On the other hand, you may want some panels installed to operate certain appliances during a power outage, appliances such as refrigeration, heating, and cooling systems. Then there are those that want to go completely off grid. The reasons why you want a solar system have much to do with the type of system and number of panels needed, which ultimately affects the cost of your solar system.
Calculating Number of Panels
The following formulas are for informational purposes and are approximations only. The real numbers would be your actual usage and other factors. Once you have determined your usage you simply substitute your figures to get an estimate on the number of panels needed based on your needs.
Before getting started, you will need to determine the number of kilowatt-hours you use every year. This may be on your bill or you can contact the power company for this information.
In 2012, the average annual electricity consumption for a U.S. residential utility customer was 10,837 kWh. Louisiana had the highest annual consumption at 15,046 kWh and Maine the lowest at 6,367 kWh (Administration, 2012).
Use the provided averages keeping in mind these are only averages and will not necessarily reflect your situation. Take the figure 10,837 and divide by 365 days in the year, so 10,837/365 = 29.69 kWh per day. Then you must break the kilowatts down into watts used by multiplying by 1,000 so, 29.69*1000 = 29,690 watts per day.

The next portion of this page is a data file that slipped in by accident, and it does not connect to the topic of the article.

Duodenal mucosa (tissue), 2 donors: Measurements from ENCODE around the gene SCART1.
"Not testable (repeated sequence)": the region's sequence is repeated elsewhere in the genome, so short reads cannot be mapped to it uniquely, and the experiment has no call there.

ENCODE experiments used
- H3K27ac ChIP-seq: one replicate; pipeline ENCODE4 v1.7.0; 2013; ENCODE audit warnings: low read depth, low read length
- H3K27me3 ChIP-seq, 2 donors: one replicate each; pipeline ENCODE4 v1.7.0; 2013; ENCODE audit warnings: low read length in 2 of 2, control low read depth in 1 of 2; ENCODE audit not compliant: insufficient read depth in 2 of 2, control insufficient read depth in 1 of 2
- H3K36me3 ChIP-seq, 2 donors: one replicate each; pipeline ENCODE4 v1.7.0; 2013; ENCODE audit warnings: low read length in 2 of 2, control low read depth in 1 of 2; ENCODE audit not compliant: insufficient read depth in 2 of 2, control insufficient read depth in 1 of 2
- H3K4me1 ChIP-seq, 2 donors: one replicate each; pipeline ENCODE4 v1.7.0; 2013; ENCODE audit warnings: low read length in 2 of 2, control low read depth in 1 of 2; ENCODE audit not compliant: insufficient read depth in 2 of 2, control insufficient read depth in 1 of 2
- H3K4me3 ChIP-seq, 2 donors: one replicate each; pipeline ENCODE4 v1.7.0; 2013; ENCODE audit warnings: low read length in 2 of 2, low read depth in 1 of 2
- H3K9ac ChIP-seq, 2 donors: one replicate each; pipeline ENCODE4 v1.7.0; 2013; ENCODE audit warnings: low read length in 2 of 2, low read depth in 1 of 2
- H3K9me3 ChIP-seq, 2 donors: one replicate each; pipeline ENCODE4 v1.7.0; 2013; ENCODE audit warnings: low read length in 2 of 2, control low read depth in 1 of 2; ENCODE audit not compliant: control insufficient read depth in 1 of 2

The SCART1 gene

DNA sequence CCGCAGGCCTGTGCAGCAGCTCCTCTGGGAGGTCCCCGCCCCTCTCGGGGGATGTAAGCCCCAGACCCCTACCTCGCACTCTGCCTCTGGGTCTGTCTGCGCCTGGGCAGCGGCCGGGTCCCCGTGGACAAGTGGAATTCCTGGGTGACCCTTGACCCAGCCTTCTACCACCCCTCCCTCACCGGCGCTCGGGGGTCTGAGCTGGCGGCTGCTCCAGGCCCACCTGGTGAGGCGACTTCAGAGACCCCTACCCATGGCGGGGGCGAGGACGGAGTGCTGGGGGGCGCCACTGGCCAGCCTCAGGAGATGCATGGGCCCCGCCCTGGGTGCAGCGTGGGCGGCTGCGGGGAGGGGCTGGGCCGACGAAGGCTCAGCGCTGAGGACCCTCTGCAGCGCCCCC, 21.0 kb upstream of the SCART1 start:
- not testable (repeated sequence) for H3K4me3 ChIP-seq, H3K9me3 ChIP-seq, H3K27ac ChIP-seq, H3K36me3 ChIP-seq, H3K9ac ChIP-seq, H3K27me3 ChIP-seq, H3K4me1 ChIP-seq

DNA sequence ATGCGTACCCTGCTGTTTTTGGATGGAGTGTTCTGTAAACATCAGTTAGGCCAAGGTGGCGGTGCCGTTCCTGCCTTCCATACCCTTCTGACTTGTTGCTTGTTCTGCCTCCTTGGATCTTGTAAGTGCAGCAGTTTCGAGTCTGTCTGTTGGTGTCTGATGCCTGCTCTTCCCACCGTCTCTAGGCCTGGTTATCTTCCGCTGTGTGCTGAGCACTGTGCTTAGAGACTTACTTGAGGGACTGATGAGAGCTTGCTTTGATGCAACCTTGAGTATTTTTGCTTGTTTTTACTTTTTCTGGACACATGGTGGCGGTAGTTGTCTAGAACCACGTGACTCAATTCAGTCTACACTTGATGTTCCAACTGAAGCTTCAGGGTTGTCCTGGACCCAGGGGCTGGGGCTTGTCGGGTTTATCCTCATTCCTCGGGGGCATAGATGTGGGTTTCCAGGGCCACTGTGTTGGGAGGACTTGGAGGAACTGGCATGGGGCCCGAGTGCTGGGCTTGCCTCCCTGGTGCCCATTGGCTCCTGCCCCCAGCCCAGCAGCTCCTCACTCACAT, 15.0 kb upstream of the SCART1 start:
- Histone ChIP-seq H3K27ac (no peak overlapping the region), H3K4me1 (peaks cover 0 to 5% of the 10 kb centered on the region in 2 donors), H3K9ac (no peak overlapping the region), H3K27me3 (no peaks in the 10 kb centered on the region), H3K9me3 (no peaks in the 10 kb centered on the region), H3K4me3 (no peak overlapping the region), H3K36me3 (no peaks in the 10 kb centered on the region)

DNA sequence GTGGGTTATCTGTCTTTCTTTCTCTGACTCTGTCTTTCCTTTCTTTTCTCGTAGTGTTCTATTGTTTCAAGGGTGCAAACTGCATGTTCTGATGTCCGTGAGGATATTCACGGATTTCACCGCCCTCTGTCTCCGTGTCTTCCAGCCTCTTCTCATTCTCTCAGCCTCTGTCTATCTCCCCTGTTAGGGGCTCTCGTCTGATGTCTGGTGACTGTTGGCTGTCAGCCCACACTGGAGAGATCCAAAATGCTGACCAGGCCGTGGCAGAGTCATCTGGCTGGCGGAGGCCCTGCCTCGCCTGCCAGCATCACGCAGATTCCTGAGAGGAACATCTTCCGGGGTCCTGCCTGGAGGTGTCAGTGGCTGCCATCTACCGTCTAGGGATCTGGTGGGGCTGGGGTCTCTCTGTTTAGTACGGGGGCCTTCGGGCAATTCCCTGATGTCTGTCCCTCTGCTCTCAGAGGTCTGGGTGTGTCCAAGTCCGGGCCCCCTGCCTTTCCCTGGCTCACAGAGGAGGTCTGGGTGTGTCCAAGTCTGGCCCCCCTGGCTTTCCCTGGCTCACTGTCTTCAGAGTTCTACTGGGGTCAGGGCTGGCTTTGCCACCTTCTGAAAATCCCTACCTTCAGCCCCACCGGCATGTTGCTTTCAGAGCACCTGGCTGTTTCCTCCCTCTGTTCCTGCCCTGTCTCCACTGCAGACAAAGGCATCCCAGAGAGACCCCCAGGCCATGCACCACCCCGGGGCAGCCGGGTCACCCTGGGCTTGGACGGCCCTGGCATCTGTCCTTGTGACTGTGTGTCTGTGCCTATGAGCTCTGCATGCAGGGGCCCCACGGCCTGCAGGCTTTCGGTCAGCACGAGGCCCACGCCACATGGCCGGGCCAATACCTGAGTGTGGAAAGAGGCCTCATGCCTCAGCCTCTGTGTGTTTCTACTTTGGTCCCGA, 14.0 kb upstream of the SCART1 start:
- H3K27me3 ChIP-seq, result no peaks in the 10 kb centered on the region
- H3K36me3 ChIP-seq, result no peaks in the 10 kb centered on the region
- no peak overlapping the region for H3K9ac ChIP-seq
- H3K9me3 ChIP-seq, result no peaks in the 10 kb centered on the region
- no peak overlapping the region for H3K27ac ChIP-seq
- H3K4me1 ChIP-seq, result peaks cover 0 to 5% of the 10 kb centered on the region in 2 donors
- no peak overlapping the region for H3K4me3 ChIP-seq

After inserting your own figures and arriving at a daily usage, you need to determine number of peak sunlight hours your area receives every day. Then take the watts used daily and divide by number of peak hours of sunlight daily. The average peak sunlight averages from 3.0-6.5 in the United States. Use five hours for argument sake so take 29,690/5 and you get 5,938. This figure is the number of watts your solar system must generate during peak sunlight hours daily to supply the entire home. Solar panels are rated on the number of watts they produce during a peak hour of sunlight.
If you want to operate certain appliances only, you would have to determine what the total wattage usage would be and install enough panels based on the formula to operate the appliances.
To determine number of peak sunlight hours daily in your area visit: